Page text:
Thoracic duct cells and spleen cells were tested for their ability to restore the primary antibody response of X-irradiated rats to bovine serum albumin (BSA), sheep red blood cells (SRBC), horse spleen femtin (HSF), and Salmonella typhi flagella. Spleen cells were at least as efficient as thoracic duct cells in restoring the response to BSA, HSF, and Salmonella typhi flagella.
In further experiments thoracic duct cells lacking large dividing lymphocytes were tested for their ability to restore the primary response. Large lymphocytes were eliminated by the in vitro incubation of thoracic duct cells for 24 hr at 37°C or by treatment of thoracic duct cell donors with the mitotic inhibitor vinblastine sulfate 24 hr prior to cannulation of the thoracic duct.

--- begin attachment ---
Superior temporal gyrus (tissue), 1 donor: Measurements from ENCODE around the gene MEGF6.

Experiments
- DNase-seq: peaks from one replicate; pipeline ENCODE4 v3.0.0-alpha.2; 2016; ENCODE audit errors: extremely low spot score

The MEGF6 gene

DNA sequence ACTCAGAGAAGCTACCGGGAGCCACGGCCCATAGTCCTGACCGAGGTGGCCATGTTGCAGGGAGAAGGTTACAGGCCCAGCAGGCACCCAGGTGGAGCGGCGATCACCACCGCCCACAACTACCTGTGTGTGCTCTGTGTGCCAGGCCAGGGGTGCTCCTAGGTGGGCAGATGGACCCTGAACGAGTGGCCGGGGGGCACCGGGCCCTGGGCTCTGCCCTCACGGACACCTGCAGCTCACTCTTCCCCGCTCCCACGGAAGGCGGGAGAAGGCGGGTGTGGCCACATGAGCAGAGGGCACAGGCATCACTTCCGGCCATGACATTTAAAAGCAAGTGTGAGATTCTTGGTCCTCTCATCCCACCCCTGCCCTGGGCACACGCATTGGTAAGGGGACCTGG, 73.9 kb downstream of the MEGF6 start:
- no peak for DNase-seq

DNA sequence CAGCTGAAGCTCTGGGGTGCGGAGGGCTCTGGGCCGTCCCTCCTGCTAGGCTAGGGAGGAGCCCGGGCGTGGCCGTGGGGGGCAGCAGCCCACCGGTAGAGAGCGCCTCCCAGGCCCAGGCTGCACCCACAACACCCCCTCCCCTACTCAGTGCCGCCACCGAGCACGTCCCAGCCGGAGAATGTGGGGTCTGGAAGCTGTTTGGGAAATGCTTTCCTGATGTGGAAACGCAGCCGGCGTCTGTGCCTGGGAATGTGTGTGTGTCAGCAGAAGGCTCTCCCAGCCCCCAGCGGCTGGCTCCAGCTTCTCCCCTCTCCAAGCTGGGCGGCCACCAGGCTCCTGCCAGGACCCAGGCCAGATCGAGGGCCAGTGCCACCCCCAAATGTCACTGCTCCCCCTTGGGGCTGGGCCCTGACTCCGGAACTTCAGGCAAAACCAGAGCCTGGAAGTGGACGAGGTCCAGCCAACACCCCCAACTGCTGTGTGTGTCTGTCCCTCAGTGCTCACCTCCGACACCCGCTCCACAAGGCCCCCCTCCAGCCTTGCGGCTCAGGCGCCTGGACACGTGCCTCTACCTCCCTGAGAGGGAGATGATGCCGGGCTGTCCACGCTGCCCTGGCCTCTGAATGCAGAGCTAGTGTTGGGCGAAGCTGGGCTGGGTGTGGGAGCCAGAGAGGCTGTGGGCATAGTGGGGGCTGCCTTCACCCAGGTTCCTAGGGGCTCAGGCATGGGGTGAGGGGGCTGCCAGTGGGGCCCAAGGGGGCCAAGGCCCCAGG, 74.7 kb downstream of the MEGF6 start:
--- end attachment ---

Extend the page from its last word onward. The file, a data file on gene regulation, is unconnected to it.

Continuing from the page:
Experiments with SRBC show that incubated cells and cells from vinblastine-treated donors are as efficient as normal cells in restoring the primary antibody response. On the other hand, experiments with HSF and Salmonella typhi flagella show that incubated cells and cells from vinblastine-treated donors are about five times less efficient than normal cells in restoring the response. Normal thoracic duct cells were more efficient than incubated cells but less efficient than cells from vinblastine-treated donors in restoring the early response to BSA.
The experimental findings indicate that the classes of thoracic duct lymphocytes which initiate the primary antibody response to SRBC differ from the classes which initiate the response to HSF and Salmonella typhi flagella, or BSA.